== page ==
Liddington, R. et al. 1992. High resolution crystal structures and comparisons of T state deoxyhemoglobin and two liganded T-state hemoglobins. J. Mol. Biol. 228: 551.
Perutz, M. F. 1970. Stereoschemistry of cooperative effects in haemoglobin. Nature. 228: 726-734.
Shaanan, B. 1982. The iron-oxygen bond in human oxyhaemoglobin. Nature. 296: 683.
Shaanan, B. 1983. Structure of human oxyhaemoglobin at 2.1 resolution. J. Mol. Biol. 171: 31.
Each polypeptide chain is made up of eight or nine alpha-helical segments <>and an equal number of nonhelical ones placed at the corners between them and at the ends of the chain. The helices are named A-H, starting from the amino acid terminus, and the nonhelical segments that lie between the helices are named AB, BC, CD, etc. The nonhelical segments at the ends of the chain are called NA at the amino terminus and HC at the carboxyl terminus.
To form the tetramer <>, each of the subunits is joined to its partner around a twofold symmetry axis, so that a rotation of 180 degrees brings one subunit into congruence with its partner. One pair of chains is then inverted and placed on top of the other pair so that the four chains lie at the corners of a tetrahedron. The four subunits are held together mainly by nonpolar interactions and hydrogen bonds. There are no covalent bonds between subunits. The twofold symmetry axis that relates the pairs of alpha and beta chains runs through a water-filled cavity>at the center of the molecule. This cavity widens upon transition form the R structure to the T structure to form a receptor site for the allosteric effector DPG (2,3 diphosphoglycerate) between the two beta chains. The heme group is wedged into a pocket of the globin with its hydrocarbon side chains interior and its polar propionate side chains exterior.
are nine positions in the amino acid sequence that contain the same amino acid
in all or nearly all species studied thus far. These conserved positions are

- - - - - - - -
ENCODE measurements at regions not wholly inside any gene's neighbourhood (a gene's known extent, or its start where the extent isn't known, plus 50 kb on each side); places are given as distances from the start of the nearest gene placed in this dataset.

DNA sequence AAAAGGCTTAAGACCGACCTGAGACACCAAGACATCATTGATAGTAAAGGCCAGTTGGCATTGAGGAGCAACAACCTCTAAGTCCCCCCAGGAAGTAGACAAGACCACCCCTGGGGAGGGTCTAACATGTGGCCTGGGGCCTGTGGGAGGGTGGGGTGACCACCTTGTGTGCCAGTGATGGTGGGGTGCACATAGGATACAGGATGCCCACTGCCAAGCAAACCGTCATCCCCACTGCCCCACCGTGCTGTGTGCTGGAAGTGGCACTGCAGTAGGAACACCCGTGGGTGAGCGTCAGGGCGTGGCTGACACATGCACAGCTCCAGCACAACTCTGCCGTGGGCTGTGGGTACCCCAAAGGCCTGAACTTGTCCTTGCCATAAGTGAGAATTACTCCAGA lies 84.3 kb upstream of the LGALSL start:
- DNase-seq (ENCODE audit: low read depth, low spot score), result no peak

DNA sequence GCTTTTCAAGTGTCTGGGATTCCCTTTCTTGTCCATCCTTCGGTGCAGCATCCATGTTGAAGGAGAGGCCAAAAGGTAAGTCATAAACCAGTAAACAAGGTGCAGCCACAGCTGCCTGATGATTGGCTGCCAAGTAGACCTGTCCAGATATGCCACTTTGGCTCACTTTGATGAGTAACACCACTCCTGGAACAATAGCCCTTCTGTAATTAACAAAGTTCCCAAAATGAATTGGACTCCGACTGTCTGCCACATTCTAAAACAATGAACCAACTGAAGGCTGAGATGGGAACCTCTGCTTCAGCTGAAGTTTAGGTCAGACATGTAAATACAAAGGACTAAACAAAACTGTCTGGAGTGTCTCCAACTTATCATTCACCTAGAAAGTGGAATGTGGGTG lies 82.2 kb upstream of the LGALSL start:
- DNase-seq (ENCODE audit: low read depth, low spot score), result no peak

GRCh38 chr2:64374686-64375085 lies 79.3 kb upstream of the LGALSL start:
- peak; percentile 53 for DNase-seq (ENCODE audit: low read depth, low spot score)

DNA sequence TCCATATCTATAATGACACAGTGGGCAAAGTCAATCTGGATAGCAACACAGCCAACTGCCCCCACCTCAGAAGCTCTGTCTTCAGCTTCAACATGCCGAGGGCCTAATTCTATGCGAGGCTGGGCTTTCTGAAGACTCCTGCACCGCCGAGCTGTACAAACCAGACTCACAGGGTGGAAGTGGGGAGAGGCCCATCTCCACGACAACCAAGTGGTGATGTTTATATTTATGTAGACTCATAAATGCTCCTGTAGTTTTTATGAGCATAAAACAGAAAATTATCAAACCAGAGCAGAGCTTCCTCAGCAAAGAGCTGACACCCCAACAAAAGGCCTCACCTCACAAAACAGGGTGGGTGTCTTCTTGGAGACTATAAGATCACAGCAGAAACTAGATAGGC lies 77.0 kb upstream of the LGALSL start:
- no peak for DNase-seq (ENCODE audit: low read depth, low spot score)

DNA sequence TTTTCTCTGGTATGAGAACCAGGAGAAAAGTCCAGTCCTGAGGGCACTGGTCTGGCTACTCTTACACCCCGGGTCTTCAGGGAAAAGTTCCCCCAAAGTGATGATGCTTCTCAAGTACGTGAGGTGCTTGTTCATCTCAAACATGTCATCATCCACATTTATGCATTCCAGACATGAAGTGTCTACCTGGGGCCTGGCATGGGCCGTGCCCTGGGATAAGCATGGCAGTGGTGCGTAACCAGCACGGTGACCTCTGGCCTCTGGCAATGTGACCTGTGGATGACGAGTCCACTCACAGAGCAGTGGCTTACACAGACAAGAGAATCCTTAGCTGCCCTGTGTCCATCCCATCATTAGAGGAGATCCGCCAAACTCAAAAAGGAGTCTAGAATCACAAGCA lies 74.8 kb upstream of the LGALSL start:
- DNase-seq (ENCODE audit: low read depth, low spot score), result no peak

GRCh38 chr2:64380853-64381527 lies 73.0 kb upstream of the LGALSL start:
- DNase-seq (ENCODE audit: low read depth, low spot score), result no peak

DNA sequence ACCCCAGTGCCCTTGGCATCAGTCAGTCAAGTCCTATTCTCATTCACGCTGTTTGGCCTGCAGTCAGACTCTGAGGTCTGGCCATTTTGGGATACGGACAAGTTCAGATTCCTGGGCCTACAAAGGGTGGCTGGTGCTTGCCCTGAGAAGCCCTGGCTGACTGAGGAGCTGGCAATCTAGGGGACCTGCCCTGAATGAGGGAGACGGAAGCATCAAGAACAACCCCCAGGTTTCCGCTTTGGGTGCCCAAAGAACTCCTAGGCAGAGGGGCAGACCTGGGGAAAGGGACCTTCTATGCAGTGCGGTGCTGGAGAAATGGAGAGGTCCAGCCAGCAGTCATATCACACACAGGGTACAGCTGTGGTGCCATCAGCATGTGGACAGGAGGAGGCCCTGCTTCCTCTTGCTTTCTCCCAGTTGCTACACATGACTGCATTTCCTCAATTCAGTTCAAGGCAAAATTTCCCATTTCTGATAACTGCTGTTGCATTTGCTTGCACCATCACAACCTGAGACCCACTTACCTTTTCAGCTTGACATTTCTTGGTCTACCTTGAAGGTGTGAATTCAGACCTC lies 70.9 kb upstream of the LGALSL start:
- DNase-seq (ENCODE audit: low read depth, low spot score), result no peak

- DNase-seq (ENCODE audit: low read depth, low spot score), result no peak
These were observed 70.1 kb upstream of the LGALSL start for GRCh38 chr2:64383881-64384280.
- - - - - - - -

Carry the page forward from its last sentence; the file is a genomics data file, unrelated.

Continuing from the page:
especially important for the function of the hemoglobin molecule. Several of
them, such as histidines F8 (His87)<> and E7 (His63)<>, are directly involved in the oxygen-binding
site<> . Phenylalanine CD1 (Phe43) <> and leucine F4 (Leu83) <> are also in direct contact with the heme group<>. Tyrosine HC2 (Tyr140) <>stabilizes the molecule by forming a hydrogen bond between the H<> and F helices<>. Glycine B6 (Gly25)<>is conserved because of its small size: a side chain larger than a
hydrogen atom would not allow theB<> and E helices<> to approach each other as closely as they do. Proline
C2 (Pro37)<> is important because it terminates the C
helix. Threonine C4 (Thr39) and lysine H10 (Lys127) are also conserved residues,
but their roles are uncertain.
from the T structure<> to the R structure<> is triggered by stereochemical changes at the hemes. In deoxyhemoglobin,
the iron atom is about 0.6 angstroms out of the heme plane because of steric
repulsion between the proximal histidine and the nitrogen atoms of the porphyrin.
The heme group and proximal histidine make intimate contact with some fifteen
side chains and so the structures of the F helix, the EF corner, and the FG
corner change on oxygenation. These changes are then transmitted to the subunit
interfaces. The expulsion of the tyrosine HC2 from the pocket between the F
and H helices leads to the rupture of interchain salt bridges. Consequently,
the equilibrium between the two quaternary structures is shifted to the R form